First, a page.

This past summer, the Knicks offered Stoudemire to nearly every team in the league — “available for free,” as one rival executive put it. But they found no takers because of his diminished production, his health and his contract, which has three years and $65 million remaining (counting this season) and which is uninsured against a career-ending knee injury.
In February, the Knicks wanted to send Stoudemire to Toronto in a deal for Andrea Bargnani, a person briefed on the discussion said. But the proposal was vetoed by James L. Dolan, the Garden chairman, before it ever reached the Raptors (who would not have made the deal anyway, team officials there said).
Full articleThe Knicks have been inept with Anthony and Stoudemire in the lineup, going 30-36 over parts of two seasons and 1-7 in the playoffs. Advanced metrics show the Knicks are demonstrably worse — both offensively and defensively — when the two share the court.
Optimists contend that with Kidd and Raymond Felton running the offense, the Anthony-Stoudemire experiment could be saved. The repeated attempts to dump Stoudemire suggest that team officials do not share that confidence.
This is going to be interesting. I don't remember the exact argument Dre and I were having a few months ago, but this seems to back up my side. I really can't see it working. His attempts at offense would clutter them up, and he's not going to score unless they force it through him. If he's not scoring, he's a net-negative for the team and keeps them from having that extra shooter out there.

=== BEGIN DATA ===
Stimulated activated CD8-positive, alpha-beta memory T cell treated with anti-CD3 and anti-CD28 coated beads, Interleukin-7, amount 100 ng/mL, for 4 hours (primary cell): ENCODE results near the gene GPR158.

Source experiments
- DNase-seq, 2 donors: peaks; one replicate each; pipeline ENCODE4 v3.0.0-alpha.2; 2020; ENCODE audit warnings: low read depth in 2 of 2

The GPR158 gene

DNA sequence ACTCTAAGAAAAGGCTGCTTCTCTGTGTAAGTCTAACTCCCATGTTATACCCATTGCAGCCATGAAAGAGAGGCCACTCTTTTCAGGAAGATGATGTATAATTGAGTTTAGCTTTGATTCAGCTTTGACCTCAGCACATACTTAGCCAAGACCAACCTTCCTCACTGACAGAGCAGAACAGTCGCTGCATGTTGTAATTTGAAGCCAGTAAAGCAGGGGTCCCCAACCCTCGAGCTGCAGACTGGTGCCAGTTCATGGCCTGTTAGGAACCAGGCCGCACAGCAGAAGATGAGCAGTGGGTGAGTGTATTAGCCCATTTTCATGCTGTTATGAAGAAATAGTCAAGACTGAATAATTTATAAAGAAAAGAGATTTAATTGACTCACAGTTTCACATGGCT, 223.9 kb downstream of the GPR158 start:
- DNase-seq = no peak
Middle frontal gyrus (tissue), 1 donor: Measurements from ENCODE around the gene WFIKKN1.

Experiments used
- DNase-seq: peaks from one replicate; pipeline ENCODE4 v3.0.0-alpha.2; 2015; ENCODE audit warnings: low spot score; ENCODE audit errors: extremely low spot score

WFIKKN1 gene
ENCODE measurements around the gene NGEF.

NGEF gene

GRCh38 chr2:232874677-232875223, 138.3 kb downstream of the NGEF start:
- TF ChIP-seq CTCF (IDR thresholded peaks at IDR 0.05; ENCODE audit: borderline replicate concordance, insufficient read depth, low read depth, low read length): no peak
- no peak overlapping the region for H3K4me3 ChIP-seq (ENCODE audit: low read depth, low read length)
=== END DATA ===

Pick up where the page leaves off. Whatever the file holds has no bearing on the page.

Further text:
Not sure about this, though:
It makes it seem like he nobly chose the Knicks to pioneer a path to breathe life into the franchise again. No. They were the only team willing to give him that absurd contract, and now it's creating an ugly situation. In the end, that contract did get them Melo, so in the end they'll take the move, but I reject the notion that Stoudemire deserves better for making any sort of proverbial sacrifice. He went to the money, and he'll keep that money.It is a cruel crossroads for Stoudemire, one he never could have foreseen. He surely deserves a better fate.
Stoudemire was the one who planted his flag in New York in the summer of 2010, after every other star had rejected the Knicks. (He was in fact their sixth choice, after LeBron James, Dwyane Wade, Chris Bosh, Rudy Gay and Joe Johnson, a person involved in the discussion said.) His arrival made the franchise respectable again, paving the way for Anthony, Chandler and Kidd.